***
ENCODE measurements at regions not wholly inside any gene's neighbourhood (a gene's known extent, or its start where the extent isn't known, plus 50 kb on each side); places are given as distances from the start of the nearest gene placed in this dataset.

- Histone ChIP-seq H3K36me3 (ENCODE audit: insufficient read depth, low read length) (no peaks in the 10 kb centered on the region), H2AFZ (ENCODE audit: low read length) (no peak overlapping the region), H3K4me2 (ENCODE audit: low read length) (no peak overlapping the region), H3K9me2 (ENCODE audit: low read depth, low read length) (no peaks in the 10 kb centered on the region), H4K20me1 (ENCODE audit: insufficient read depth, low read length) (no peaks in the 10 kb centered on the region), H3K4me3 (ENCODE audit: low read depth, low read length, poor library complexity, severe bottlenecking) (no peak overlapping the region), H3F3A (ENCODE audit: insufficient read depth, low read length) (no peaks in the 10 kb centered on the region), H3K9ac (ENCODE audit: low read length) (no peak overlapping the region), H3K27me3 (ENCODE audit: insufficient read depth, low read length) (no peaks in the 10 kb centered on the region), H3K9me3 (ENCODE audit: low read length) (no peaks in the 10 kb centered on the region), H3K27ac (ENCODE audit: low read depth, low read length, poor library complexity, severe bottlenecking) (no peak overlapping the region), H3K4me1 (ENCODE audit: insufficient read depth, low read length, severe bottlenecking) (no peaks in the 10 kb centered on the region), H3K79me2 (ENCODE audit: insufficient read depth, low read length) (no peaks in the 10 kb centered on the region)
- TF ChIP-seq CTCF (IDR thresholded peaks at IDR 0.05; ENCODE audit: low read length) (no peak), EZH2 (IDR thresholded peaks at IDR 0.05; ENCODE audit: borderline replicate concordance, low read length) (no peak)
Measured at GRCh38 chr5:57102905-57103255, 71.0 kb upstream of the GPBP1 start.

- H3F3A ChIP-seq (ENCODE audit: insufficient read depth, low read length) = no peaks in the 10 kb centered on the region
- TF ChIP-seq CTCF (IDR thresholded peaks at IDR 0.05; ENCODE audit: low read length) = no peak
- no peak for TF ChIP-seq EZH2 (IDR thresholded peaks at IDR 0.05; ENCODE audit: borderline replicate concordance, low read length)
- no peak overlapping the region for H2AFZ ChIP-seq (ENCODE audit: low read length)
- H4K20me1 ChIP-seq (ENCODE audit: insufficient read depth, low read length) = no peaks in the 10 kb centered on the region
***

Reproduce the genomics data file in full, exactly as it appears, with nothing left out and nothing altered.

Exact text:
ENCODE measurements at regions not wholly inside any gene's neighbourhood (a gene's known extent, or its start where the extent isn't known, plus 50 kb on each side); places are given as distances from the start of the nearest gene placed in this dataset.

- Histone ChIP-seq H3K36me3 (ENCODE audit: insufficient read depth, low read length) (no peaks in the 10 kb centered on the region), H2AFZ (ENCODE audit: low read length) (no peak overlapping the region), H3K4me2 (ENCODE audit: low read length) (no peak overlapping the region), H3K9me2 (ENCODE audit: low read depth, low read length) (no peaks in the 10 kb centered on the region), H4K20me1 (ENCODE audit: insufficient read depth, low read length) (no peaks in the 10 kb centered on the region), H3K4me3 (ENCODE audit: low read depth, low read length, poor library complexity, severe bottlenecking) (no peak overlapping the region), H3F3A (ENCODE audit: insufficient read depth, low read length) (no peaks in the 10 kb centered on the region), H3K9ac (ENCODE audit: low read length) (no peak overlapping the region), H3K27me3 (ENCODE audit: insufficient read depth, low read length) (no peaks in the 10 kb centered on the region), H3K9me3 (ENCODE audit: low read length) (no peaks in the 10 kb centered on the region), H3K27ac (ENCODE audit: low read depth, low read length, poor library complexity, severe bottlenecking) (no peak overlapping the region), H3K4me1 (ENCODE audit: insufficient read depth, low read length, severe bottlenecking) (no peaks in the 10 kb centered on the region), H3K79me2 (ENCODE audit: insufficient read depth, low read length) (no peaks in the 10 kb centered on the region)
- TF ChIP-seq CTCF (IDR thresholded peaks at IDR 0.05; ENCODE audit: low read length) (no peak), EZH2 (IDR thresholded peaks at IDR 0.05; ENCODE audit: borderline replicate concordance, low read length) (no peak)
Measured at GRCh38 chr5:57102905-57103255, 71.0 kb upstream of the GPBP1 start.

- H3F3A ChIP-seq (ENCODE audit: insufficient read depth, low read length) = no peaks in the 10 kb centered on the region
- TF ChIP-seq CTCF (IDR thresholded peaks at IDR 0.05; ENCODE audit: low read length) = no peak
- no peak for TF ChIP-seq EZH2 (IDR thresholded peaks at IDR 0.05; ENCODE audit: borderline replicate concordance, low read length)
- no peak overlapping the region for H2AFZ ChIP-seq (ENCODE audit: low read length)
- H4K20me1 ChIP-seq (ENCODE audit: insufficient read depth, low read length) = no peaks in the 10 kb centered on the region